Miroslav HrochProf. Miroslav Hroch (born 14 June 1932 in Prague) is a Czech historian and political theorist and a professor at the Charles University in Prague.
Hroch earned his PhD at the Charles University in 1962. On May 30, 1997 Hroch received an honorary doctorate from the Faculty of Humanities at Uppsala University, Sweden
Miroslav Hroch has earned international academic renown for his works about formation and evolution of the national movements of Central and Eastern European nations. He has significantly contributed to the establishment of comparative history as a research field in East-Central Europe.
Hroch defined three chronological stages in the creation of a nation:
* Phase A: Activists strive to lay the foundation for a national identity. They research the cultural, linguistic, social and sometimes historical attributes of a non- dominant group in order to raise awareness of the common traits—but they do this "without pressing specifically national demands to remedy deficits." * Phase B: "A new range of activists emerged, who sought to win over as many of their ethnic group as possible to the project of creating a future nation." * Phase C: The majority of the population forms a mass movement. "In this phase, a full social movement comes into being and movement branches into conservative- clerical, liberal and democratic wings, each with its own program."
Hroch's definition of nation: "Now the 'nation is not, of course, an eternal category, but was the product of a long and complicated process of historical development in Europe. For our purposes, let us define it at the outset as ''a large social group integrated not by one but by a combination of several kinds of objective relationships (economic, political, linguistic, cultural, religious, geographical, historical), and their subjective reflection in collective consciousness.''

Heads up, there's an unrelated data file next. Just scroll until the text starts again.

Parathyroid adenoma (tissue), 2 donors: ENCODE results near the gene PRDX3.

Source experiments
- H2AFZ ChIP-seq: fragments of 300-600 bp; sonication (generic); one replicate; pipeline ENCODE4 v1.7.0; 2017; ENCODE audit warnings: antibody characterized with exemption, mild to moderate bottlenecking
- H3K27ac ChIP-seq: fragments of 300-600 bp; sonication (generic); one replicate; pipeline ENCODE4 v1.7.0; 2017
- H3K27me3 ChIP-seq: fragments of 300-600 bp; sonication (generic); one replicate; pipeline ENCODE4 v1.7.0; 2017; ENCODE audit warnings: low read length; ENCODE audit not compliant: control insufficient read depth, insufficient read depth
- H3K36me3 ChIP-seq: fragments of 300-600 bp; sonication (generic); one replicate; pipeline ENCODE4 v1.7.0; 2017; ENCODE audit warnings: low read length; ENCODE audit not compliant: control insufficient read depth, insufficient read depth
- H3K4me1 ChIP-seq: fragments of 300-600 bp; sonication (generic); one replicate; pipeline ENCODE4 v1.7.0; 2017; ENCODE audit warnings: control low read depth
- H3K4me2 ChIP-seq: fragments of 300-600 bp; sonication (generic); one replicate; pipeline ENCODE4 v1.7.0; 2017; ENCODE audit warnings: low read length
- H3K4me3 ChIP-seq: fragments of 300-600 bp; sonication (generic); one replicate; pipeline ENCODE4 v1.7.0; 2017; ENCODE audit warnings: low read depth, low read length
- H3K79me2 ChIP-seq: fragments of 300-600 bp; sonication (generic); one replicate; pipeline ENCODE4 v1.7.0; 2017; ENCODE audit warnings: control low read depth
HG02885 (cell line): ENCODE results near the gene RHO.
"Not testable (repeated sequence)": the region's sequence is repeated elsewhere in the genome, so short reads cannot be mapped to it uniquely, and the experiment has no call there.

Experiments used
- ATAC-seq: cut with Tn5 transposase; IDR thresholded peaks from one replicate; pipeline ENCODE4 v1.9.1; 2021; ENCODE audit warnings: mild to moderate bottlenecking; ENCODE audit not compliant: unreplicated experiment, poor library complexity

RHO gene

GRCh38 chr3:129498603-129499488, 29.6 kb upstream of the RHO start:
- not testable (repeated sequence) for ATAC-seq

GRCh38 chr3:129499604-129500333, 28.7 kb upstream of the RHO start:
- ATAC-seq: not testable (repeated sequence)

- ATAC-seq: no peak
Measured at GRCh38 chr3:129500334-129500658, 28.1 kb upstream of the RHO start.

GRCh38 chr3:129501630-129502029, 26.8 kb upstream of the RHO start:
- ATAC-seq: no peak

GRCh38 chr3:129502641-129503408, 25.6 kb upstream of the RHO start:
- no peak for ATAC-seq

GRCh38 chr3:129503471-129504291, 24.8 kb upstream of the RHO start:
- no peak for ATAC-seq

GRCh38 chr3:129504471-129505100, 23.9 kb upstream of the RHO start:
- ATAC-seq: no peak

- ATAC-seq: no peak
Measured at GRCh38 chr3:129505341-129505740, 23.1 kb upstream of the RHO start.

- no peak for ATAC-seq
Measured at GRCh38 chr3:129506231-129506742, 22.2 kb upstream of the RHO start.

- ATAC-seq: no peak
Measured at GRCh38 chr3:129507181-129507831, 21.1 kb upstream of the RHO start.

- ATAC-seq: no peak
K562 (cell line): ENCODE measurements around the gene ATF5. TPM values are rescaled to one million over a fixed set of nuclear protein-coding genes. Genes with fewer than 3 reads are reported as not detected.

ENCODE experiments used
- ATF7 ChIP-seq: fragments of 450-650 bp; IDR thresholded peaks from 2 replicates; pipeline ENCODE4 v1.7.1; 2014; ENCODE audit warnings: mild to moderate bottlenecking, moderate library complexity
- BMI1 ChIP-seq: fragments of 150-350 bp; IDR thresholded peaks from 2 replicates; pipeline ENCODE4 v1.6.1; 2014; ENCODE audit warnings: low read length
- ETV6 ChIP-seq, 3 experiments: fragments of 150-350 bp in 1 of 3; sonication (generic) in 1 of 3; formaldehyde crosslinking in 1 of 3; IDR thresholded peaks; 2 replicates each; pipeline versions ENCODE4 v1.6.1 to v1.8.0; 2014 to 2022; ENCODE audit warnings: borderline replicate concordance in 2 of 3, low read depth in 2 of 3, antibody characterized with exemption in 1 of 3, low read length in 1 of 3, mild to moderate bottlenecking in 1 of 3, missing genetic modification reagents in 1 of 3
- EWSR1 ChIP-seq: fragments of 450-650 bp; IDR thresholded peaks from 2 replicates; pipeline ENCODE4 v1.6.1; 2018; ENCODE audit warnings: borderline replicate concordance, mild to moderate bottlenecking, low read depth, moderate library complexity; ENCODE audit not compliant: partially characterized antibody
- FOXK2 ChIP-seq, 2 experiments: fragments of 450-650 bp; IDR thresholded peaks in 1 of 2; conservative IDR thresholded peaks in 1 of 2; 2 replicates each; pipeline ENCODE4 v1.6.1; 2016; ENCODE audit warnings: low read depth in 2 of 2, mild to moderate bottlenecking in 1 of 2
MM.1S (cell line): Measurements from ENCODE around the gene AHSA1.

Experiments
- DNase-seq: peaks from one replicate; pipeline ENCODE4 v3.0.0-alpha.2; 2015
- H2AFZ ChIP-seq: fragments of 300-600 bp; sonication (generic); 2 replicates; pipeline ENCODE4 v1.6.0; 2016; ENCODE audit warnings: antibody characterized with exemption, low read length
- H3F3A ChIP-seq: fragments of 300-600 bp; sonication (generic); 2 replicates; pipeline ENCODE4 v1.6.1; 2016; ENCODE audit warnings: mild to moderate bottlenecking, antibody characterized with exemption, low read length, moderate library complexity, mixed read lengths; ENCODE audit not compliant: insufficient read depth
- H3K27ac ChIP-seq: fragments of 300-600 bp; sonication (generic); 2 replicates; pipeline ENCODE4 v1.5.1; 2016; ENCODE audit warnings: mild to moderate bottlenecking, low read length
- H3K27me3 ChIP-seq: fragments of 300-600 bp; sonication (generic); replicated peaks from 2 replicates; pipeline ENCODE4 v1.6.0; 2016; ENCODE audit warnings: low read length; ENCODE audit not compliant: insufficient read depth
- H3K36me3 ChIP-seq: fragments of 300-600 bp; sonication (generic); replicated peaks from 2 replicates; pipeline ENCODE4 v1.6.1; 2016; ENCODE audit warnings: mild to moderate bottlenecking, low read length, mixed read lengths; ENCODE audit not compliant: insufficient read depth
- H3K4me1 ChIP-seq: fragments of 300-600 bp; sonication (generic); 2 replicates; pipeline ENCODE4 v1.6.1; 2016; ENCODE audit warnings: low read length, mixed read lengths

Many of these ties could be mutually substituable - some playing a particularly important role in one nation-building process, and no more than a subsidiary part in others. But among them, three stand out as irreplaceable: #a 'memory' of some common past, treated as a 'destiny' of the group - or at least of its core constituents; #a density of linguistic or cultural ties enabling a higher degree of social communication within the group than beyond it; #a conception of the equality of all members of the group organized as a civil society." Provided by Wikipedia
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